The rational use of causal inference to guide reinforcement learning strengthens with age

  • Alexandra O. Cohen
  • Kate Nussenbaum
  • Catherine A. Hartley
Article

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  • Capturing developmental and learning-induced brain dynamics is extremely challenging as changes occur interactively across multiple levels and emerging functions. Different levels include the (social) environment, cognitive and behavioral levels, structural and functional brain changes, and genetics, while functions include domains such as math, reading, and executive function. Here, we report the insights that emerged from the workshop “Capturing Developmental Brain Dynamics”, organized to bring together multidisciplinary approaches to integrate data on development and learning across different levels, functions, and time points. During the workshop, current main gaps in our knowledge and tools were identified including the need for: (1) common frameworks, (2) longitudinal, large-scale, multisite studies using representative participant samples, (3) understanding interindividual variability, (4) explicit distinction of understanding versus predicting, and (5) reproducible research. After illustrating interactions across levels and functions during development, we discuss the identified gaps and provide solutions to advance the capturing of developmental brain dynamics.

    • Nienke van Atteveldt
    • Maaike Vandermosten
    • Milene Bonte
    Meeting Report Open Access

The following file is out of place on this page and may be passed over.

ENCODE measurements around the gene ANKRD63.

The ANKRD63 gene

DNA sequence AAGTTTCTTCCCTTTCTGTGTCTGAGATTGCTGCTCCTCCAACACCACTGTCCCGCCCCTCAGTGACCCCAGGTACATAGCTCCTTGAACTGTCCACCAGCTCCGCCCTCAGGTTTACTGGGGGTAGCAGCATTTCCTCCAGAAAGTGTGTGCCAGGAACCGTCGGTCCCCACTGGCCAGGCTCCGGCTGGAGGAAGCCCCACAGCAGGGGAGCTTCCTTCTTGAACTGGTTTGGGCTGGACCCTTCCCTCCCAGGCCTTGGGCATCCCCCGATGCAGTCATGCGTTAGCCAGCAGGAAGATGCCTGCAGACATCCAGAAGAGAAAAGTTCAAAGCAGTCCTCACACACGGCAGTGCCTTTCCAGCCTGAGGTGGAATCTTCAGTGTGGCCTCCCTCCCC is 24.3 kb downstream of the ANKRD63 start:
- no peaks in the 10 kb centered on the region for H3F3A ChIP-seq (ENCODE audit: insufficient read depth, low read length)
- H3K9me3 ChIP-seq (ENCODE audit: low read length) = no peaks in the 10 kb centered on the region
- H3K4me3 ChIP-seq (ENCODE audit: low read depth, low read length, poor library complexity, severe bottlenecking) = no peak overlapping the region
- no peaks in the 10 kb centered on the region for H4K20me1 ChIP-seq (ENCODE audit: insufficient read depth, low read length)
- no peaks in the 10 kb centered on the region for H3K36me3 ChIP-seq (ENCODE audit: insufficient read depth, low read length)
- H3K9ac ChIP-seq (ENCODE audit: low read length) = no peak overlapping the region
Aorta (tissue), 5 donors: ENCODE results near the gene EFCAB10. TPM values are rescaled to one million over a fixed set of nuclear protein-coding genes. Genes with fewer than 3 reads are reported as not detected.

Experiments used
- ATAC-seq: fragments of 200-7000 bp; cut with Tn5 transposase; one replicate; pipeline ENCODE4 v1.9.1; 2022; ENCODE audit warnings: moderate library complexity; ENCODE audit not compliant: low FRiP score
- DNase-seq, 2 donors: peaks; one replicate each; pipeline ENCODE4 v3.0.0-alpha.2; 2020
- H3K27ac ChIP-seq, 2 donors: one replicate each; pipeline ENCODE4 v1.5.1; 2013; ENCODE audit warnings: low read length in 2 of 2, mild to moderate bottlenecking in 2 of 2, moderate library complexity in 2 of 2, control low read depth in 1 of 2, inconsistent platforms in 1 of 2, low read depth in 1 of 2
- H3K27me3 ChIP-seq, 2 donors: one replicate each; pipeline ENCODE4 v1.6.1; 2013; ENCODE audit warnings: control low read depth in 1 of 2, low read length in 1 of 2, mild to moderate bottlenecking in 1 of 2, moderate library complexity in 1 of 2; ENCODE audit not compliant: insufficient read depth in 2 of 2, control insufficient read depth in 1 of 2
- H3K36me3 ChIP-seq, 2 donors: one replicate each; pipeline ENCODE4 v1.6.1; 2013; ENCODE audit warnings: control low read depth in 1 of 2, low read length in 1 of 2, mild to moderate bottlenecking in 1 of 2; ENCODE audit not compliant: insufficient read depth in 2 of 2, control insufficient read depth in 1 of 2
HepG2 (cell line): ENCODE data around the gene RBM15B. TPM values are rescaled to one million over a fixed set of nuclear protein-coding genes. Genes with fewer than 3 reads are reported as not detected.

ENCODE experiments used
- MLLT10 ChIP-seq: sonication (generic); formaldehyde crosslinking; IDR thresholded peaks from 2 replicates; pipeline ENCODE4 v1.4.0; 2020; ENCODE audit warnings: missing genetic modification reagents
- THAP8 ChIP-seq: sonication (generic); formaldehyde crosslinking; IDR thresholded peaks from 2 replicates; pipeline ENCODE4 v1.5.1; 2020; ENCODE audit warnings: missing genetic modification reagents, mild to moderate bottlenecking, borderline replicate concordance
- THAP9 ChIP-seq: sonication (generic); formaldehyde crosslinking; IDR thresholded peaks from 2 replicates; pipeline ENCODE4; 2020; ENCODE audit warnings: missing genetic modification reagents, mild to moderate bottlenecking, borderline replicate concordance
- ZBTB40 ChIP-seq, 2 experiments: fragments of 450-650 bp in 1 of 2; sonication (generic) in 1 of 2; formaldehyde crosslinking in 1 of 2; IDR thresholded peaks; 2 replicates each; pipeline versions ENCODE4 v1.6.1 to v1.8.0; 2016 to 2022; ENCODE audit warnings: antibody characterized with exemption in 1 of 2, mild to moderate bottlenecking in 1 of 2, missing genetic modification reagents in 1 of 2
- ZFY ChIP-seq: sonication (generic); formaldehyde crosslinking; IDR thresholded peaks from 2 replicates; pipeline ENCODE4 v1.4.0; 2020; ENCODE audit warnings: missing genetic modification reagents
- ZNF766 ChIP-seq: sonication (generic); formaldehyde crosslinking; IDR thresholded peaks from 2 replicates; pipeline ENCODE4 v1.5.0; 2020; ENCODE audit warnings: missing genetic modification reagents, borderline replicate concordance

• Education is indispensable for the flourishing of people from all backgrounds and stages of life. However, given the accelerating demographic, environmental, economical, socio-political, and technological changes—and their associated risks and opportunities—there is increasing consensus that our current educational systems are falling short and that we need to repurpose education and rethink the organization of learning to meet the challenges of the 21st century. The United Nations Educational Scientific and Cultural Organization (UNESCO) “Futures of Education” initiative was formally launched at the United Nations General Assembly in 2019 to provide such a vision of education for the future. The International Scientific and Evidence-based Education (ISEE) Assessment synthesizes knowledge streams generated by different communities and stakeholders at all levels and scales and will thereby essentially contribute to re-envisioning this future of education. The overall aim of the ISEE Assessment is to pool the expertise from a broad range of knowledge holders and stakeholders to undertake a scientifically robust and evidence-based assessment in an open and inclusive manner of our current educational systems and its necessary reforms. In this commentary, we discuss the aims and goals of the ISEE Assessment. We describe how the ISEE Assessment will address key questions on the purpose of education and what, how, where and when we learn, and evaluate the alignment of today’s education and theory of learning with the current and forthcoming needs and challenges and to inform policymaking for future education.

    • Anantha Duraiappah
    • Nienke van Atteveldt
    • Edward Vickers
    Comment Open Access

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